“As freshness started to come back as a major retail factor, Unified recognized it had a gaping hole to fill because it was clear that's where the growth in the business is,” one West Coast observer told SN.
“All the information available says produce is the No. 1 reason, aside from location, that customers shop at a store,” Murphy said, “and that's part of the reason we're getting back into produce distribution in Southern California.”
Unified got out of produce distribution in the mid-1990s when its largest retail customer — which accounted for nearly 25% of the cooperative's produce volume — sold his business. “That was before the growth of the Hispanic retailer, and it didn't make economic sense at that time for Unified to stay in the produce business, so it converted the warehouse to additional grocery distribution because it needed the space,” the observer said.
Another Unified member took over the wholesaler's Southern California produce distribution business and ran it for himself and other retailers until he retired, “and that's when we decided to get back in,” Murphy said.
Unified eased back into produce distribution in 2004 with a brokerage program for high-volume commodities; it subsequently leased a warehouse and began distributing produce to a number of its members in Southern California while continuing to distribute in the Pacific Northwest and to use a third-party distributor in Northern California.
Under the brokerage program, Unified arranges for members to buy truckloads of high-volume commodities, then negotiates a price with growers, who ship the products on pallets directly to the retail stores. By not shipping products into a warehouse, the process reduces the delivery time by at least two days, Murphy pointed out, “which means the merchandise at the stores is fresher.”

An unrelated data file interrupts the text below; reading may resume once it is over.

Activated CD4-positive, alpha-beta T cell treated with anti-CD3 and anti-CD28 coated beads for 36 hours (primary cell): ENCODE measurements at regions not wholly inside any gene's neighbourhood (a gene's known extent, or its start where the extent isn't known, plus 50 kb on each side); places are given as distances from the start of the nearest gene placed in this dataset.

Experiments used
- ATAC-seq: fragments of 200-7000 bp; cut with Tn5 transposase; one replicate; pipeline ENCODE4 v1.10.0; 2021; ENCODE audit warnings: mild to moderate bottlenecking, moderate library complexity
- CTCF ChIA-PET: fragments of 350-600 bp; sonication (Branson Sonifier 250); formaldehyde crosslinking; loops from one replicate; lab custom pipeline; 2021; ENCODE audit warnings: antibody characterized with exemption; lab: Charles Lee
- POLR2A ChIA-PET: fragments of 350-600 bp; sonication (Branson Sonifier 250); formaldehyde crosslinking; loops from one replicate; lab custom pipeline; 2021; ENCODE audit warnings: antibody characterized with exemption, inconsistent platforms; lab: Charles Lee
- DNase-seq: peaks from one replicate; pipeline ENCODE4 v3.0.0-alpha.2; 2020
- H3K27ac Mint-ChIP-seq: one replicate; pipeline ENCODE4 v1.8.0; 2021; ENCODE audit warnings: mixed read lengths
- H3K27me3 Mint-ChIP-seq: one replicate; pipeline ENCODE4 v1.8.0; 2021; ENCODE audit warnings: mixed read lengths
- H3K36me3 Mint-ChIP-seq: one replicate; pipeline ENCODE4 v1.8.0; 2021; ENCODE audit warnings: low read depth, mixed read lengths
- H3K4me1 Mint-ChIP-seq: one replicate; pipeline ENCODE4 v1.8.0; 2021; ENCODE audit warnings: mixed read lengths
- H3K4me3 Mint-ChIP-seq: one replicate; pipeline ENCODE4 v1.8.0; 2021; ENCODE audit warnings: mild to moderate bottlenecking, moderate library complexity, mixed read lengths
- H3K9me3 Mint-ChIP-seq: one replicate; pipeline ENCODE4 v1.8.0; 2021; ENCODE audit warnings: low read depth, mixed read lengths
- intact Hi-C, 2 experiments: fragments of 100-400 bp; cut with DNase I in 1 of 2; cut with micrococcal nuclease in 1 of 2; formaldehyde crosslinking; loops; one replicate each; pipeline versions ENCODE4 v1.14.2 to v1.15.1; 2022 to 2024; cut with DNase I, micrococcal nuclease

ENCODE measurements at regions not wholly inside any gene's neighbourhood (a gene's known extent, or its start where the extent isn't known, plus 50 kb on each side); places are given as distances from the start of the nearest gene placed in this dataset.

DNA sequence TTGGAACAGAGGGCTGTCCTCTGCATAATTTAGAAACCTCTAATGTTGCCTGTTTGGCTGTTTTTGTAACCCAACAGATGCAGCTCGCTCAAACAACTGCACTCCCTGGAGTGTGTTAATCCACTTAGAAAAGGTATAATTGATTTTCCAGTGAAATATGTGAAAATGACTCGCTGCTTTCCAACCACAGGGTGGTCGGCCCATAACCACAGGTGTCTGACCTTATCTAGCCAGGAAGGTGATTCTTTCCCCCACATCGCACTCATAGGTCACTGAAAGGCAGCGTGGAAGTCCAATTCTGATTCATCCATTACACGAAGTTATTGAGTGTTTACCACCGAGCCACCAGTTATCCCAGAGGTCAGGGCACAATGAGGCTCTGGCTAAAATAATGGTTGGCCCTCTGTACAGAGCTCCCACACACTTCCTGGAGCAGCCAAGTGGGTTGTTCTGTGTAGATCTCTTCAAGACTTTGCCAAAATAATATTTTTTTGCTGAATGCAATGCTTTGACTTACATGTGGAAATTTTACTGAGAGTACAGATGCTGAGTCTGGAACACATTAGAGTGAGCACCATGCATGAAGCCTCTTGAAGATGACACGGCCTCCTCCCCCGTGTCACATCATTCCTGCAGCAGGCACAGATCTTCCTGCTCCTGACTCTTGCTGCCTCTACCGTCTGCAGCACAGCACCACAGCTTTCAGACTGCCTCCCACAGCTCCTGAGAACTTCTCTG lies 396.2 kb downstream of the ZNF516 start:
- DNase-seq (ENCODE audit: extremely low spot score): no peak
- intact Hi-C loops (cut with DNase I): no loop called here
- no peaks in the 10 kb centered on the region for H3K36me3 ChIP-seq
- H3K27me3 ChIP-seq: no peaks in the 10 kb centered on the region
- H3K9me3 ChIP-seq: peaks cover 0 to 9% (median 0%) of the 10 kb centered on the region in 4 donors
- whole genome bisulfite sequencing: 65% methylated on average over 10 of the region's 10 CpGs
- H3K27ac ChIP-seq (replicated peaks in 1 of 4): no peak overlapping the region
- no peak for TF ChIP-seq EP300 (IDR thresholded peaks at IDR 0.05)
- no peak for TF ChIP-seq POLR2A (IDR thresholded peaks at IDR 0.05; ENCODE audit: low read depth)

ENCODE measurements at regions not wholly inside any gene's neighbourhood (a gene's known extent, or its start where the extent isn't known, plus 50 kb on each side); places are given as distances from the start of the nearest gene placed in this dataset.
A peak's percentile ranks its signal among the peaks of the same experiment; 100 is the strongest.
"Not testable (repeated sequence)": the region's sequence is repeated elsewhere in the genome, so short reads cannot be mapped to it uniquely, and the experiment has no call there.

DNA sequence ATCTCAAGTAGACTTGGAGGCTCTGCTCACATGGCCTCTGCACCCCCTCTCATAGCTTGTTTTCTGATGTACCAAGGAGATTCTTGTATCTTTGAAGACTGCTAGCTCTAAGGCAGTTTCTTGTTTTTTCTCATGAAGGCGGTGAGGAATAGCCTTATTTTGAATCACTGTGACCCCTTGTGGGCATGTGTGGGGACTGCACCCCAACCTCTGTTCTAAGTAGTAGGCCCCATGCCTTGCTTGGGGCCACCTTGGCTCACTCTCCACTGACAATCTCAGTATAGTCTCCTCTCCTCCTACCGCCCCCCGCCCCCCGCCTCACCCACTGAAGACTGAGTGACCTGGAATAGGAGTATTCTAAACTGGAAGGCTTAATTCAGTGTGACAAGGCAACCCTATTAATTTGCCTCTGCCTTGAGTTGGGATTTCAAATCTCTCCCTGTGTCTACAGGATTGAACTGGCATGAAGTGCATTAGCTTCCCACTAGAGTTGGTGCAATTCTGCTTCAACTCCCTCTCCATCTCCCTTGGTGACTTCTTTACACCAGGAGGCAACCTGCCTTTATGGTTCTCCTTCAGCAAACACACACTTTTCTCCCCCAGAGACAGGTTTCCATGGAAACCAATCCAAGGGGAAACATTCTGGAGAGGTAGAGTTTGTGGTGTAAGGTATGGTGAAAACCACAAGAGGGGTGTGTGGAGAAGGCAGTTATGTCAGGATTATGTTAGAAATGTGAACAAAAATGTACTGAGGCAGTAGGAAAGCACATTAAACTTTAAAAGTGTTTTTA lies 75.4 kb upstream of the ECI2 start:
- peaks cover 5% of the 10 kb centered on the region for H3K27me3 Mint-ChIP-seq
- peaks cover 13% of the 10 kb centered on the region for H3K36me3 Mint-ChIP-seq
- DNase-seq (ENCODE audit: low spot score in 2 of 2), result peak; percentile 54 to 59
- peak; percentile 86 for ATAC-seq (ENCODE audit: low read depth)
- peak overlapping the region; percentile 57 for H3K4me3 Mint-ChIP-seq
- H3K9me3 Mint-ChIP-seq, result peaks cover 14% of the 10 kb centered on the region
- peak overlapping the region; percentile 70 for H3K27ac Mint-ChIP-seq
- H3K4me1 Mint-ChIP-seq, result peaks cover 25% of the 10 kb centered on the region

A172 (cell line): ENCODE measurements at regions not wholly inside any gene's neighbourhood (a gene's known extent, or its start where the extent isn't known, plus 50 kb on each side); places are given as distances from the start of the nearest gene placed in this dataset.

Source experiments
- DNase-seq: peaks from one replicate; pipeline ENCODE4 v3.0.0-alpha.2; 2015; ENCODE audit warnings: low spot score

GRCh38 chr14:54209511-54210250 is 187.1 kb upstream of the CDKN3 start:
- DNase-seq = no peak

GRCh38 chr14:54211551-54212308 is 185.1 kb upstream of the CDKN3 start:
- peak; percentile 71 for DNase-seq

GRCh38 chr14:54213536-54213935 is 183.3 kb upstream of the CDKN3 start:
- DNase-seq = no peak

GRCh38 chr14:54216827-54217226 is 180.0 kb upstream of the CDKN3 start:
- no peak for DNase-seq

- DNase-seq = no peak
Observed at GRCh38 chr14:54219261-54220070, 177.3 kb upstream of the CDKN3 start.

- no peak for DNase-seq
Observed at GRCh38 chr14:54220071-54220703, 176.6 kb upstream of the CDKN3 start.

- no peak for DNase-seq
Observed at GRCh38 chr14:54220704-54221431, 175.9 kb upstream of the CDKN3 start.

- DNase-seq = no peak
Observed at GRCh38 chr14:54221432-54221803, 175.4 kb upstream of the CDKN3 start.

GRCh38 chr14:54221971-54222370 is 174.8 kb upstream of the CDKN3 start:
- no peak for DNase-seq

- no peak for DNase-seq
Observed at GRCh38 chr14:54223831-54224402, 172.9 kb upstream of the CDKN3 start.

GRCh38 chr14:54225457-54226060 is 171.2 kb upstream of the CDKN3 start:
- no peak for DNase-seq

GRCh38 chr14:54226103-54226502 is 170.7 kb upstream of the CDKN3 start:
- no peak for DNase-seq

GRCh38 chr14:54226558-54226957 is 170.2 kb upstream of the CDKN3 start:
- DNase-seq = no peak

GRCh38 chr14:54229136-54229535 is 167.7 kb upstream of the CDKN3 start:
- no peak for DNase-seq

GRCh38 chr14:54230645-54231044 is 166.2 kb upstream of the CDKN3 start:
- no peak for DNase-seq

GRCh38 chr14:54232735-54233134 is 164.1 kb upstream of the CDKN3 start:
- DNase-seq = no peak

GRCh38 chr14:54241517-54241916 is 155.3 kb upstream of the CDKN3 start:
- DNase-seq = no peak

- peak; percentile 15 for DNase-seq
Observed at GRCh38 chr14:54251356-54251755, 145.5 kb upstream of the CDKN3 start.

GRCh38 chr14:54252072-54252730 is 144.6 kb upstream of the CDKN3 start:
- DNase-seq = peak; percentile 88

To accommodate the needs of smaller members who cannot buy full truckloads and to be able to offer members lower tonnage items, Unified opted to get back into produce distribution last September when it leased a 65,000-square-foot warehouse a few miles from its headquarters and stocked it with approximately 300 stockkeeping units — an item count Murphy said will approach 800 as Unified adds more stores.
“This program is just starting to get legs,” he said.
About 60% of Unified's produce business is done on a brokerage basis, and 40% is through the warehouse, Murphy pointed out.
He declined to pinpoint Unified's produce volume but said the potential is “well over $300 million.” He said he expects Unified to reach that level within a couple of years.
At Nash Finch, the impetus to restructure its distribution business came from the desire to do a better job serving its independent customers at a time it believes many of its wholesale competitors are focused more on corporate retail, Alex Covington, chief executive officer, told SN in November.
“I think there's an opportunity for us to raise the bar in terms of execution and logistics,” he said. “We can step in and fill a need that hasn't been filled for independents in the last few years.”
Nash Finch's plan is to divide its distribution business into three sub-brands — produce, meat and Center Store — in order to do a better job in each, Covington explained. “When you are trying to distribute all categories, different priorities get in the way of doing each individual category right,” he said.
“What we plan to do is un-bundle [each category] so the methodology we are using to distribute produce will allow us to deliver it fresh, just as the methodology we are using in Center Store will allow us to be more efficient.”
Covington said the company hopes to have the program in place by the end of this year.
Spezzano of Spezzano Consulting said the move to separate produce distribution from other categories marks a change in industry thinking. “Some companies are beginning to recognize they may not have done a good job in some perishables in terms of servicing their customers, and Supervalu was one of the first to do something about it with W. Newell,” he said.